The brief stage from Tuy to O Porriño is described as being one of the least attractive of the final legs leading up to Santiago de Compostela and I have to admit that, in many ways, it lived up to its billing. That’s why I was grateful to get it out of the way the first day. Not all of it was horrendous by any stretch of the imagination. The first half was actually quite pleasant, with plenty of small villages to weave through, an occasional lichen-clad chapel to admire, a local or two to greet, and a few patches of woods and grassy fields to cross. This was a good time to get our blood pumping, our bones and joints greased and our muscles back into to shape so that we wouldn’t kill each other by the end of the week. Aitor carried on a lively conversation about how much the Camino meant to him and what a great week we had ahead of us while Andrés took each kilometer with a degree of circumspection as he tried to get a feel for what this journey was all about and just how it was going to affect him.
The historical highlight of this section was a small medieval bridge, known forebodingly as the Bridge of Fevers, where San Telmo (Saint Elmo – yes, the one you might associate with glowing boats and planes or even Rob Lowe) became seriously ill during his pilgrimage to Santiago in 1251. The holy man was subsequently returned to Tuy where he would eventually die. A brief chronicle of the events is engraved in stone at the site and it is a moving tribute to his faith, but at the same time a discouraging message to the faithful because it said “pilgrims die on the Camino and have been doing it for a long time”. Not the type of thing you want to see when you are 110 km away from the finishing line. The water beneath the crossover was fairly stagnant and produced a warm, acrid summer stench. I wondered if that had anything to do with the old man’s demise. Either that or someone from the nearby town of O Porriño was making their own special contribution to the local water supply. All the same, it was the only worthy landmark in the first stage, so we had a couple of pilgrims who spoke French take a picture of us.
Other than that, there was little remarkable about the trail that morning, which that was all right by us because the purpose that day was to get ourselves into that pilgrimage mood. A little over halfway through the stage we came to a naked rest area with a cafeteria and shaded picnic tables which were oddly but strategically stationed on a lookout above our destination O Porriño. Aitor produced a hunk of cheese and some bread. The man was a pure magician when it came to supplying us with the necessary nourishment in times of need. We munched away, washed it down with water, and handed a local begging cat a few well-appreciated crumbs. Andrés showed some initial signs of weariness, but all in all he was looking good.
We then descended a small hill and turned down a 3-kilometer straightaway of endless warehouses, an undeniable sign that we were entering O Porriño. This industrial district happens to be one of the features that best characterize the town, which should give you an idea of its esthetic value. It also makes up what is quite possibly the most unsightly stretch of the Camino in all of Galicia. But you can’t completely blame the town. Modern times have had another fate for its inhabitants who have come to thrive on its ample supply of excellent granite and marble. As a result the Camino doesn’t seem to get the attention it might otherwise deserve in another community of lesser economic prosperity. As modest as it was in terms of beauty, I accepted it as just another face of this journey, because the Camino can be like that.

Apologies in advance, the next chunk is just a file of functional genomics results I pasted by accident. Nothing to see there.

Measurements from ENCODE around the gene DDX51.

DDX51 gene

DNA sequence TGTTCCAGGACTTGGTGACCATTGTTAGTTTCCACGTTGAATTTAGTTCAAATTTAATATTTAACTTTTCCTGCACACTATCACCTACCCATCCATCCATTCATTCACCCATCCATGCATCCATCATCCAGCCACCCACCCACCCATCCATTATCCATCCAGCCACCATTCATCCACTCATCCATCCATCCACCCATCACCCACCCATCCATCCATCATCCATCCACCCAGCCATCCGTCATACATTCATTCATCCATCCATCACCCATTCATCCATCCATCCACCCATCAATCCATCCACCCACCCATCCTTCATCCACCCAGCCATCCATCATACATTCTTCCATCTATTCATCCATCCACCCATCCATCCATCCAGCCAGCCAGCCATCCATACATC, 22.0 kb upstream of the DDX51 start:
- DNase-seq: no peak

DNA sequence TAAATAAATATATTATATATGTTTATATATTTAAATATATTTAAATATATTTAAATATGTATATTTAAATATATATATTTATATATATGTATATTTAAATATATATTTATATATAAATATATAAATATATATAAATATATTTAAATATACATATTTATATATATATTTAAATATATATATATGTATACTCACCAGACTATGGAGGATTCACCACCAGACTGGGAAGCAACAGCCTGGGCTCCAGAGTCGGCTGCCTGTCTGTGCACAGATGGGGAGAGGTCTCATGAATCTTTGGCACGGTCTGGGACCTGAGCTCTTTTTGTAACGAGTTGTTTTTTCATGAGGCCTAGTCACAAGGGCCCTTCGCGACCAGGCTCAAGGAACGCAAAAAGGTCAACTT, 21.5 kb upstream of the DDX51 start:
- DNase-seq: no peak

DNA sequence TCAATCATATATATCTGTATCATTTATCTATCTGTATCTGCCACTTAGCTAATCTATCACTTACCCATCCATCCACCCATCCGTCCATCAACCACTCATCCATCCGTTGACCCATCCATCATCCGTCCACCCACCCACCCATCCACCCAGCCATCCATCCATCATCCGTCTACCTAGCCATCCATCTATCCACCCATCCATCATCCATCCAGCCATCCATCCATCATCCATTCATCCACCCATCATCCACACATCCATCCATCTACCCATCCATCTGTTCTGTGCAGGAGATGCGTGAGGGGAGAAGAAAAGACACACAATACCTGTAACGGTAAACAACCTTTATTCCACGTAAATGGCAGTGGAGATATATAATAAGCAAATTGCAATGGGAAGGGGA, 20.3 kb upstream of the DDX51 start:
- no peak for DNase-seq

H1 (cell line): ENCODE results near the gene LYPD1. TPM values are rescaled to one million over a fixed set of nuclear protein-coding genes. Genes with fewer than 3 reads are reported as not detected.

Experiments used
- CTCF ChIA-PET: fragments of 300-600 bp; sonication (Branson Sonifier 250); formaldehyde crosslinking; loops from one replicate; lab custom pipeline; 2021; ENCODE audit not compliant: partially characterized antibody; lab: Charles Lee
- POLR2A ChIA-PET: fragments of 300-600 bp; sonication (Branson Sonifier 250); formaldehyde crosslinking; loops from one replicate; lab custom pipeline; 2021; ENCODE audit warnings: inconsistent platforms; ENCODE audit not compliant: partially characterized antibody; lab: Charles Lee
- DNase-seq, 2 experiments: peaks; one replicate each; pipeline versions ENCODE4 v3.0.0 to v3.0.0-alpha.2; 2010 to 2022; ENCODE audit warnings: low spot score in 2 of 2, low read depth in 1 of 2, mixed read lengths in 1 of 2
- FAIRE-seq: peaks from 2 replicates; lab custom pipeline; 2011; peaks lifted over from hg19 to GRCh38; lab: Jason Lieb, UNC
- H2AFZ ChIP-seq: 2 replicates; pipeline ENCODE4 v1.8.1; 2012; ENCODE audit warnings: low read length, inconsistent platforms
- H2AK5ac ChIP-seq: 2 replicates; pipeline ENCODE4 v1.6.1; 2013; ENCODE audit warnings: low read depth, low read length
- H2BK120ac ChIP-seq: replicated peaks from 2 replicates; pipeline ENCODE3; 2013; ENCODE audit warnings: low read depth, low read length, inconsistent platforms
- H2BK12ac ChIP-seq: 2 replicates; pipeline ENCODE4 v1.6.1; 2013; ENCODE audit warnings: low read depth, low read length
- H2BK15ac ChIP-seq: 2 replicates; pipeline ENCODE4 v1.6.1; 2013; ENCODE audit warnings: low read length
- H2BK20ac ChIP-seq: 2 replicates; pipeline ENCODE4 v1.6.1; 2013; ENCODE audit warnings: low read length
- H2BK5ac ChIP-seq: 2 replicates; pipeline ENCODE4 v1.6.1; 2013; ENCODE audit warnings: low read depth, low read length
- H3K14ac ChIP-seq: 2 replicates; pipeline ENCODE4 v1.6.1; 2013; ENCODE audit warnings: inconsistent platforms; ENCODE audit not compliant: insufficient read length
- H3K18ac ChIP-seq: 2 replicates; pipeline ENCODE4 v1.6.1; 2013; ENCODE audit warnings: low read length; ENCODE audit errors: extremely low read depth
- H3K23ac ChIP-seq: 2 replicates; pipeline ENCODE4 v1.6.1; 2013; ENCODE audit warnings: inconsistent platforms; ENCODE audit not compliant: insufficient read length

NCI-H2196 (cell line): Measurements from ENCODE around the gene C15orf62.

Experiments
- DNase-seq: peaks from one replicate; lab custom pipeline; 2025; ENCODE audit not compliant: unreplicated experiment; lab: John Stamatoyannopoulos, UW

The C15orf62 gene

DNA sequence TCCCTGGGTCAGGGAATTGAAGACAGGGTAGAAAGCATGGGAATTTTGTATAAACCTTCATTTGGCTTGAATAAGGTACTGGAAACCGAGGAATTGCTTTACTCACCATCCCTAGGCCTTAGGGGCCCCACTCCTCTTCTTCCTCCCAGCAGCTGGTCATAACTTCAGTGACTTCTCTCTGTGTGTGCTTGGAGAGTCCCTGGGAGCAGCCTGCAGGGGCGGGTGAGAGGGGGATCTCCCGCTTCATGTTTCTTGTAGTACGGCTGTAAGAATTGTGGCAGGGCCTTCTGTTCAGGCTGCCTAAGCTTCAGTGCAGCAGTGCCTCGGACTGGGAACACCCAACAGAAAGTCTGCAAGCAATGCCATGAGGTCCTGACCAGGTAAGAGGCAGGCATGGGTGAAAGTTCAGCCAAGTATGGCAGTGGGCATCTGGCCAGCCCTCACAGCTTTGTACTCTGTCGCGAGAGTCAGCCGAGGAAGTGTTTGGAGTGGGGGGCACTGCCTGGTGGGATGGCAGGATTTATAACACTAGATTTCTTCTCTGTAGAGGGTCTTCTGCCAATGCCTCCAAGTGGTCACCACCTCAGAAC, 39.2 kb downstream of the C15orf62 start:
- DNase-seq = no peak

Up to that point, the day had been little more than a leisurely stroll, and it would have stayed that way had I not had been in such a hurry. So, I pressed on and on, crossed over to another straightaway and trekked down another endless stream of asphalt. All this time, I kept thinking we were but a few hundred yards from the town center, but nothing came up. We finally had to ask someone how much was left and they said we still had to get to Porriño.
“But wait,” I wondered. “I thought this was supposed to be Porriño already. What the heck?”
Yeah, right. That’s just the nature of the Camino. You can be there and not there, and then no where, at the same time. And just when you think you are there again, you almost never are. It can take forever and it requires patience, which was precisely what I lacked at that very moment. Out of frustration and fear of running late, I kicked it into high gear. The final spurt of energy got me to where I wanted to be but it took a lot out of Andrés who arrived a few minutes behind us looking like he had been slapped in the face a dozen times by a German Oktoberfest waitress.
Andrés likes to be discreet in his observations and politely observed amid gasps, “Was it me or did you guys go a little fast there?”
Once at the shelter, we went straight for the car and dumped our things in the trunk. Just then the French-speaking girls who had taken our picture at the bridge walked by from a distance and shook their fingers at us in a disapprovingly.
“What?” I gestured.
Then I realized we made a big mistake. Pilgrims don’t like cars and the minute they see you with one, they grimace and make all sorts of assumptions about your using a support car. Clearly this wasn’t our case at all, and I hated giving the wrong impression. I felt like yelling, “It’s not what you think, eh? So, you can knock off the finger wagging thing.”
But I don’t know how to say that in French, and I am sure most people don’t either. Oh, well, who cared? We knew the truth and it was our Camino not theirs.